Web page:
A newly approved treatment which could prevent people with weakened immune systems from getting COVID-19 will soon be available in P.E.I.
Chief Public Health Officer Dr. Heather Morrison said told CBC News: Compass on Wednesday the province will get 100 doses of the antibody therapy Evusheld.
“It’s for people who are … severely immunocompromised. But it can be used as another tool in the fight against COVID-19,” Morrison said.
“It is intended for limited use in very specific, high-risk populations.”
The drug, which was developed by AstraZeneca, is administered in two shots. Last month, Health Canada authorized its use for people who:
- Are 12 or older and weigh more than 40 kilograms.
- Are immunocompromised or for whom vaccination is not recommended.
- Are not currently infected with or have not been exposed to COVID-19.
Morrison said the province is currently figuring out how to best distribute the 100 doses, which were allotted based on the province’s population.
Morrison also said that as of April 30, the province had prescribed 1,445 people with the COVID-19 pill Paxlovid.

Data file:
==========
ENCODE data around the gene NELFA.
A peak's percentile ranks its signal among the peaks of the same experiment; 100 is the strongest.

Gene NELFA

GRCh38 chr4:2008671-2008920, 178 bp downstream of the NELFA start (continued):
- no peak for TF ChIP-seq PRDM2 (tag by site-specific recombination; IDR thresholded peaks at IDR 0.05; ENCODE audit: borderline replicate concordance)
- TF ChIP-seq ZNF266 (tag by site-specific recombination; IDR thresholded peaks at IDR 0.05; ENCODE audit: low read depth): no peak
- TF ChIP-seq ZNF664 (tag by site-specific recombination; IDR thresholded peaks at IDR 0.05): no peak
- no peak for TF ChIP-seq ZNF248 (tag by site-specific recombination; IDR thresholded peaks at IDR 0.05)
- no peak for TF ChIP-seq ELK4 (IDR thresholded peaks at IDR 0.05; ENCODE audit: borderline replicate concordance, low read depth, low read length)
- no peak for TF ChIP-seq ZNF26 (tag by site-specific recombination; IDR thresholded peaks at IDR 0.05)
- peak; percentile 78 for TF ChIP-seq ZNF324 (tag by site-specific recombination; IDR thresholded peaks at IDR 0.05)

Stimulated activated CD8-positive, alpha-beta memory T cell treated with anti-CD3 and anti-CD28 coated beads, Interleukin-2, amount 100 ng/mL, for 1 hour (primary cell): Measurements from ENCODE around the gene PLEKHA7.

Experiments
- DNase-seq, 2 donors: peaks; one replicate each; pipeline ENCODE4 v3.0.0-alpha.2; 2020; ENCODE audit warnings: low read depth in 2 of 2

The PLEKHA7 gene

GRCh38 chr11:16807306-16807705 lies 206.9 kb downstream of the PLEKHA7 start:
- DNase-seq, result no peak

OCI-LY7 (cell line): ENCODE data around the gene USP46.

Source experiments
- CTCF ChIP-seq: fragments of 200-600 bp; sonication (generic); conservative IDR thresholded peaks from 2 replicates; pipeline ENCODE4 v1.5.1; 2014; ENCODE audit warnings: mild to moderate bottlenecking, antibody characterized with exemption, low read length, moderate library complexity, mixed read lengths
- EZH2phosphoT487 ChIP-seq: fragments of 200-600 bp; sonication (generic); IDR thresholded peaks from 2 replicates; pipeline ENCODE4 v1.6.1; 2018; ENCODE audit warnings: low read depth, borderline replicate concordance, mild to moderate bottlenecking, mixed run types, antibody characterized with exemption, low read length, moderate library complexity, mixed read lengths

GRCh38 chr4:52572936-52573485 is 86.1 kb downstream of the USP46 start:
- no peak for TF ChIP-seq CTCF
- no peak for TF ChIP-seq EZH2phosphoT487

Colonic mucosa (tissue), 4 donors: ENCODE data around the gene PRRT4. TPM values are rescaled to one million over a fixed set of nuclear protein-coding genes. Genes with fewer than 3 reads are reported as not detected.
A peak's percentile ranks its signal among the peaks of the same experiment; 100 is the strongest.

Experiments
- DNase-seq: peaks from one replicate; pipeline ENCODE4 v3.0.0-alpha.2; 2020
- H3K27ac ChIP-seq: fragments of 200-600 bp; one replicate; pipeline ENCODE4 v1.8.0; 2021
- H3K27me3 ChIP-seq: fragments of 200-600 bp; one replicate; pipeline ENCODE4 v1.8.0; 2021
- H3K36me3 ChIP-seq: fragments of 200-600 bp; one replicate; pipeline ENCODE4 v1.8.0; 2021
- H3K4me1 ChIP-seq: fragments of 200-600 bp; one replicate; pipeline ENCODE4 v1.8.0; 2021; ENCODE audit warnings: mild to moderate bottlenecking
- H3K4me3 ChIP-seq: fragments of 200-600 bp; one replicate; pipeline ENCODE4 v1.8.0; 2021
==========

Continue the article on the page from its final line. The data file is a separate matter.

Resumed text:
The five-day oral treatment is currently available for people who are classified as high risk.
Morrison said the province has a “fairly robust system” to ensure those who may benefit from the treatment are prescribed it.
“In terms of broader access, more prescribers are going to be able to talk to their patients and prescribe it. And that again is a process that is expanding now among physicians and nurse practitioners,” she said.
Only three people who had taken Paxlovid have been admitted to the hospital with COVID-19 so far, Morrison said.
She said all three individuals only had started the treatment.
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